Breasts And Areolas When Pregnant And Beyond

Bigger, darker areola when pregnant and bigger breasts. But why? And what happens after pregnancy?

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breast and areola when pregnant
When pregnant, your breasts will become bigger, sore, and eventually leak breast milk. Changes in the areola when pregnant are also common.

Some women notice these changes as a sign of being pregnant, while for others, any breast changes will occur way further into the pregnancy.

After pregnancy, many of these changes will be reverted, but not exactly to your pre-pregnancy look.


What To Expect For Breasts & Areola When Pregnant And Beyond





Areola Before Pregnancy

The areola is the center of the breast where the nipple is located. This is also where the sweat glands, sebaceous glands, and glands of Montgomery are located. Before becoming pregnant, the area is typically a different shade than the rest of the skin. It may be tan, beige, or brown.

Areola When Pregnant - What to Expect

As pregnancy progresses, hormonal changes in the body can alter the appearance of the areolas. They tend to become a darker shade than they were before pregnancy. The area may become larger for some women. The skin of the areola thickens to become stronger for nursing.

The nipple, which is located in the center of the areola, becomes larger and more erect, which will also help prepare the breasts for nursing. The glands of Montgomery, the bumps in the areola, tend to grow in size.

Other Breast Changes When Pregnant

Your breasts are likely to grow bigger. Some women, who do not notice a major change to their areolas, will at least notice larger breasts, as the body prepares for breastfeeding. Breast soreness is a common experience for pregnant women. This may occur due to hormones in the first trimester. It can also be noticed again in the third trimester, as the breasts begin to enlarge for the upcoming milk supply.

Leaking is another common change of the breasts for pregnant women. The substance will likely be colostrum, the very first breast milk needed by nursing infants the first couple days following birth. This fluid may be thicker and more yellow looking than regular milk. Breast pads can be inserted into your bra in order to prevent leaking through your clothing.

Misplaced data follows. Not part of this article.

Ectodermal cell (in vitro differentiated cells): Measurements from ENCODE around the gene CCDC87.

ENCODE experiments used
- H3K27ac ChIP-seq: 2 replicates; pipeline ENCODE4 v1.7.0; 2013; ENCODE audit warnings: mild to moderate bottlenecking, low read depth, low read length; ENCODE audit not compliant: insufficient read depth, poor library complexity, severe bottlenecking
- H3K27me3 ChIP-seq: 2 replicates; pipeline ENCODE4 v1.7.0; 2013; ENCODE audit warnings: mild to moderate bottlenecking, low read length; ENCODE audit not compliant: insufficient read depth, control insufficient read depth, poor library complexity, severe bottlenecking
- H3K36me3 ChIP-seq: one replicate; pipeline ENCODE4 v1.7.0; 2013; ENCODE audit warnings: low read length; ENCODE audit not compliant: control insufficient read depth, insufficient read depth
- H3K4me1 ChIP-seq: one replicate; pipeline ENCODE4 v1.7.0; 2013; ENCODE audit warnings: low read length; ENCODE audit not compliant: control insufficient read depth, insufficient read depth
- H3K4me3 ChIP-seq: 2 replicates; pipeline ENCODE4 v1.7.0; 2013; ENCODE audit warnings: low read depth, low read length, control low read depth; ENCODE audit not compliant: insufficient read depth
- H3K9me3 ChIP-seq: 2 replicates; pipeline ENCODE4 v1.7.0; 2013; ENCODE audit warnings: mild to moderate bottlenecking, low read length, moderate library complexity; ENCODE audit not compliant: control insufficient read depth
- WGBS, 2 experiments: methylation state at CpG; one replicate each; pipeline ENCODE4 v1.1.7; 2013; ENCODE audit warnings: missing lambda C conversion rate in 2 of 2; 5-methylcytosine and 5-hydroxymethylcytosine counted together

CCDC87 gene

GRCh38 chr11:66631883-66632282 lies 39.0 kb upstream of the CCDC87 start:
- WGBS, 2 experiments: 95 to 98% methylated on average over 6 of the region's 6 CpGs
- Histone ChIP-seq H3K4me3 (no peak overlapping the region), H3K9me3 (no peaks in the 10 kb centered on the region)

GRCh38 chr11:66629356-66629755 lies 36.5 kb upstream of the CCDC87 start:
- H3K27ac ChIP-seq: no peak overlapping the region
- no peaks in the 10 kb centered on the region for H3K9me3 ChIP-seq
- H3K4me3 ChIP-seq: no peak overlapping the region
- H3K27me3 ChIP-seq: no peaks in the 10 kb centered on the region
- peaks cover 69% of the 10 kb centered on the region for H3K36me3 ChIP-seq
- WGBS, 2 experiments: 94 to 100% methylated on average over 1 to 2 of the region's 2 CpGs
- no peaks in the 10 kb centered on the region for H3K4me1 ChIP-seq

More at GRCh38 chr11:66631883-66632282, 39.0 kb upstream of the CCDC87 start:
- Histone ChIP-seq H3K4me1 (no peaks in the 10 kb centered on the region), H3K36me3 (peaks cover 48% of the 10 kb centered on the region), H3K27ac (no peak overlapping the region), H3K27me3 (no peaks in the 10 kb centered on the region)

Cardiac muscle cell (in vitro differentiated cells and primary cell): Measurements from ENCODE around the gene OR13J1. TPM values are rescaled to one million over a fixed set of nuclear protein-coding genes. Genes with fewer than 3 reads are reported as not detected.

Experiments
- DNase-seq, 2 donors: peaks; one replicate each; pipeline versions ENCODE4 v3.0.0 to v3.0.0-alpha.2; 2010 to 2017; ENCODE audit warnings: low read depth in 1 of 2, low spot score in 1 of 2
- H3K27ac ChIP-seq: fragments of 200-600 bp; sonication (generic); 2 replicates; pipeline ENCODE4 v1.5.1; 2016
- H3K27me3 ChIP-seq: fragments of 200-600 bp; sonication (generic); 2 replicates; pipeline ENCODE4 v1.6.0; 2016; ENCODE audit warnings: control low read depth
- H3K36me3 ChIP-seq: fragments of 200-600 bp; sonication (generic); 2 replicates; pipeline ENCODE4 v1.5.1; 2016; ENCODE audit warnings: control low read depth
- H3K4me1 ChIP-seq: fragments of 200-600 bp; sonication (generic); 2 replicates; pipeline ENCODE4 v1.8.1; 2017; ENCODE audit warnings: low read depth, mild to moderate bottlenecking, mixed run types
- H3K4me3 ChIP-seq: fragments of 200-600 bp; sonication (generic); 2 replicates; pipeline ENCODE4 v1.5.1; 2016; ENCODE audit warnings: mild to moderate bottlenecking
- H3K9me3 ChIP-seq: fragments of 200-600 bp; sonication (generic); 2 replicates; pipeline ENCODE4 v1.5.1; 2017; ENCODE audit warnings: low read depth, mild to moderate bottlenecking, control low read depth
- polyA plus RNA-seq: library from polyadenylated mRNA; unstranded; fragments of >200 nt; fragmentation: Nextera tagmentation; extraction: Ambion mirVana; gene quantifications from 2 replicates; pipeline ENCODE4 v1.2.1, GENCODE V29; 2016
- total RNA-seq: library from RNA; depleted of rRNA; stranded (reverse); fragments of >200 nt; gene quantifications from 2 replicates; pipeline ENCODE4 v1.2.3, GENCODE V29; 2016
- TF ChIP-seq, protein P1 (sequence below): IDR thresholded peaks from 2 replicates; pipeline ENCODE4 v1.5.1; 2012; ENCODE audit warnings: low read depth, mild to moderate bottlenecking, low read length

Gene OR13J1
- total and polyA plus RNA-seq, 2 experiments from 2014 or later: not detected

Why Changes In Areola?

There are several benefits to the changes of the areola during pregnancy. The skin thickens to make breastfeeding less painful. If it stays the same, it can be quite delicate.

When a baby is forcefully suckling the area every two to three hours, it can be too sensitive if it does not change to a tougher, thicker skin. The glands of Montgomery get larger in order to protect the breast from infections. The darkening of the area is to help the baby detect where to latch on. The enlargement of the nipples makes it easier for the baby to drink from the breast.

So it is all a matter of making breastfeeding as easy and safe as possible. The body is fantastic, don't you think?! This may be be a small comfort, if you find that you don't really like the new looks of your pregnant breasts.

Your Post Pregnancy Breasts

Most women will notice their areolas returning to their normal color, size, and shape when they stop breastfeeding. Those who do not breastfeed can see the changes revert faster than those who do choose to nurse.

For some women, the areolas never look the same as they did before. For many, the color may lighten, but it will not be as light as it was pre-pregnancy. If your dark areolas continue to stay dark way after your baby is born and you have stopped breastfeeding, there are skin lightening gels like this one on Amazon available, that can be used for breasts and also for private parts. Some people swear by them, others don't notice any change at all. I never tried myself. But if this is a problem for you, it might be worth a try. (But not while breastfeeding!)

An unwanted effect of this is that the breast tissue is being stretched. If you gain a lot of weight while pregnant, your breasts will become even bigger. Research has shown that pregnancy, rather than breastfeeding is contributing to saggy breasts post pregnancy. It's certainly not a fun side effect of pregnancy, but unfortunately a reality. By keeping your weight gain under control and avoiding smoking, you can do a lot to prevent some of the sagging. Avoiding breastfeeding is not going to help.

Here is a long thread with moms sharing their feelings about the appearance of their post pregnancy breasts.

You can also find an overview of different options for breast augmentation after pregnancy here.

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References:
MayoClinic (2011), Mayo Clinic Guide to a Healthy Pregnancy
Joanne Stone MD and Keith Eddleman MD (2008) The Pregnancy Bible: Your Complete Guide to Pregnancy and Early Parenthood
Nilsson, L; Hamberger, L. (2004) A Child Is Born.
Soderberg, L. (2010) Mammapraktika. B Wahlstroms.

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